Hey Dad, wanna play?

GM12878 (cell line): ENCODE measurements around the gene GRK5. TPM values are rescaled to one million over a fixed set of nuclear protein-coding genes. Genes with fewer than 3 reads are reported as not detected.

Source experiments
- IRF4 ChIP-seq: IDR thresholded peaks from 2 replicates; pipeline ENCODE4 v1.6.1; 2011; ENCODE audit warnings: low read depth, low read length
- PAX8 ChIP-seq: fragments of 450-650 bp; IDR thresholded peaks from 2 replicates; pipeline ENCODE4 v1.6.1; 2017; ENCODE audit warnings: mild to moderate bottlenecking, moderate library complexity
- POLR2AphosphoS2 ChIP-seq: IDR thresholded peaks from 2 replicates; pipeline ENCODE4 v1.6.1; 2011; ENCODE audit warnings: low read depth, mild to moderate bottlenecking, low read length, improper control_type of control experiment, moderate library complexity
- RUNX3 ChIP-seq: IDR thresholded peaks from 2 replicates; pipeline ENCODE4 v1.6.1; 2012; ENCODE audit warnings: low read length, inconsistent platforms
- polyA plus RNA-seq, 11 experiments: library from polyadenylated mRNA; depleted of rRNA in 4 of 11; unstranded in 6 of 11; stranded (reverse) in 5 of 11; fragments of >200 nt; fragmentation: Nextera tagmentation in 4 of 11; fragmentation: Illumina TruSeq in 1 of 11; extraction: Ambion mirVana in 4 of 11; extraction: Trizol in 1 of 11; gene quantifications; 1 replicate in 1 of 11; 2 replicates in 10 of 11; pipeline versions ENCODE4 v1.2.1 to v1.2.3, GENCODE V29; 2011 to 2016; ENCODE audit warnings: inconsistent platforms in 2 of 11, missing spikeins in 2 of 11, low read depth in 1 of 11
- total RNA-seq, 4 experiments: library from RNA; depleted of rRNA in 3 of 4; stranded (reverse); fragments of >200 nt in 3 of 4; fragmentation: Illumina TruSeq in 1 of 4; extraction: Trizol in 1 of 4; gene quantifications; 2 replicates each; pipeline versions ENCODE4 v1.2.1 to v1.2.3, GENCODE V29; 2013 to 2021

This time of year, I miss my kids. I know what you’re thinking: wah, wah. You’re covering the Jayhawks. Tough job. Ronnie Chalmers, of course, doesn’t have that problem. As director of basketball operations for the men’s basketball team at KU, he’s around his son – freshman guard Mario – a lot. How cool is that? Plenty. “I’m proud of him, because this is something that Mario has wanted since he was 2 years old,” Ronnie told me the other day before practice. “You know, he came out of the womb shooting baskets.” He’s saying this like he’s been asked about it a million times before, but the smile on his face says he never gets tired of answering the question. Ronnie Chalmers is the father of a certified Division I basketball star who’s about to play for a shot college basketball’s biggest prize. “He’s getting a chance to live his dream,” Ronnie says. Around him, the locker room is alive with nervous energy, kind of like a classroom on the first day of school. Everyone’s happy to be back from summer vacation, seeing friends and trading stories – the kind of excitement that builds until you realize that soon you’ll once again be learning multiplication tables or state capitals or whatever else the teacher wants. That’s when I notice Mario over on the other side of the room, playing tag with Darnell Jackson and C.J. Giles. It’s like they’re itching to get outside for recess, shoot some hoops. Mario clearly is the leader in this game, just as he is on the court. He stares straight ahead, like he’s paying attention to the teacher, before reaching back and slapping Jackson in the gut, all without moving his head or changing expression. Call it a no-look tag. “Time out!” he calls softly, apparently rendering him immune to becoming “it.” Jackson and Giles are moving all over the place, like they don’t care who’s paying attention. Maybe Mario knows his Dad is watching. I still don’t get a vibe on what Ronnie Chalmers is thinking during this little exchange. But of this much I’m sure: He is a Dad who gets to be around his son at one of the most important times of his life. And he’s loving it. “I’m able to be here and to be able to see him live out his dream,” he said. “It makes me really proud.” Random question: So I’m catching up with tournament action by watching “Sportscenter,” and I hear Scott Van Pelt give yet another shout-out to The Wheel in Lawrence, the iconic bar that he and Neil Everett visited after the Big Monday game against Texas Tech this season at Allen Fieldhouse. What do you think brought on this love affair: the drinks, the locale, the jukebox, the writing on the walls? I know Van Pelt must find the food satisfying – he mentions the “Wang” burger every now and then – but just what is it that makes the place so hot for KU fans and out-of-town visitors?